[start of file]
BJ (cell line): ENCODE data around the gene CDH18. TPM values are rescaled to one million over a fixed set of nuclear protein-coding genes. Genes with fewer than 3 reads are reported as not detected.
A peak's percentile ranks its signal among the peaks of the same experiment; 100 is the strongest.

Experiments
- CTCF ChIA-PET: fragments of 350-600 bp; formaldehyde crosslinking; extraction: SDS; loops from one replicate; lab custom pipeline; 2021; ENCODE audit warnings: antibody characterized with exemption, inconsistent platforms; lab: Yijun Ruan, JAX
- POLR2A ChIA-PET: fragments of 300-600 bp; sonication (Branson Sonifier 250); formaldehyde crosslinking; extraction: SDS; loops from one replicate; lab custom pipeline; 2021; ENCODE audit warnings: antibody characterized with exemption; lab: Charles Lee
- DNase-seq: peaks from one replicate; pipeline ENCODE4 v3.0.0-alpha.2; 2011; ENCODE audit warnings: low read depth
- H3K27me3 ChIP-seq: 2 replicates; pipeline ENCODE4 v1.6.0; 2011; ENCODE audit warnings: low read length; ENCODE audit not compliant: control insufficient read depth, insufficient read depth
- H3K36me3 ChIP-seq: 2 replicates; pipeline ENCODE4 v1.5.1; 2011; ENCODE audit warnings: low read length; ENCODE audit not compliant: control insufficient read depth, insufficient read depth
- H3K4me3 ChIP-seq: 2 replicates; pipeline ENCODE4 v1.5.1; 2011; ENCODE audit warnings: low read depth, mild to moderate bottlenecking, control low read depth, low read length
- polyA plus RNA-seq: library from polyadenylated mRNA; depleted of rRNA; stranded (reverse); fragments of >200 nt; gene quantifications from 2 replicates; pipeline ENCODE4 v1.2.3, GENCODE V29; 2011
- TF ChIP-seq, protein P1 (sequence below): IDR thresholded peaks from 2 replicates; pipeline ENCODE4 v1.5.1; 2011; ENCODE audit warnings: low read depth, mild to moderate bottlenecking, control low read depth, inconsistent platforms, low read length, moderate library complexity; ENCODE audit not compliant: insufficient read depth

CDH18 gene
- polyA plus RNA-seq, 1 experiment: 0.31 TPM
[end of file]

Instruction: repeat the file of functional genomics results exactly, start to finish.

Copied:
BJ (cell line): ENCODE data around the gene CDH18. TPM values are rescaled to one million over a fixed set of nuclear protein-coding genes. Genes with fewer than 3 reads are reported as not detected.
A peak's percentile ranks its signal among the peaks of the same experiment; 100 is the strongest.

Experiments
- CTCF ChIA-PET: fragments of 350-600 bp; formaldehyde crosslinking; extraction: SDS; loops from one replicate; lab custom pipeline; 2021; ENCODE audit warnings: antibody characterized with exemption, inconsistent platforms; lab: Yijun Ruan, JAX
- POLR2A ChIA-PET: fragments of 300-600 bp; sonication (Branson Sonifier 250); formaldehyde crosslinking; extraction: SDS; loops from one replicate; lab custom pipeline; 2021; ENCODE audit warnings: antibody characterized with exemption; lab: Charles Lee
- DNase-seq: peaks from one replicate; pipeline ENCODE4 v3.0.0-alpha.2; 2011; ENCODE audit warnings: low read depth
- H3K27me3 ChIP-seq: 2 replicates; pipeline ENCODE4 v1.6.0; 2011; ENCODE audit warnings: low read length; ENCODE audit not compliant: control insufficient read depth, insufficient read depth
- H3K36me3 ChIP-seq: 2 replicates; pipeline ENCODE4 v1.5.1; 2011; ENCODE audit warnings: low read length; ENCODE audit not compliant: control insufficient read depth, insufficient read depth
- H3K4me3 ChIP-seq: 2 replicates; pipeline ENCODE4 v1.5.1; 2011; ENCODE audit warnings: low read depth, mild to moderate bottlenecking, control low read depth, low read length
- polyA plus RNA-seq: library from polyadenylated mRNA; depleted of rRNA; stranded (reverse); fragments of >200 nt; gene quantifications from 2 replicates; pipeline ENCODE4 v1.2.3, GENCODE V29; 2011
- TF ChIP-seq, protein P1 (sequence below): IDR thresholded peaks from 2 replicates; pipeline ENCODE4 v1.5.1; 2011; ENCODE audit warnings: low read depth, mild to moderate bottlenecking, control low read depth, inconsistent platforms, low read length, moderate library complexity; ENCODE audit not compliant: insufficient read depth

CDH18 gene
- polyA plus RNA-seq, 1 experiment: 0.31 TPM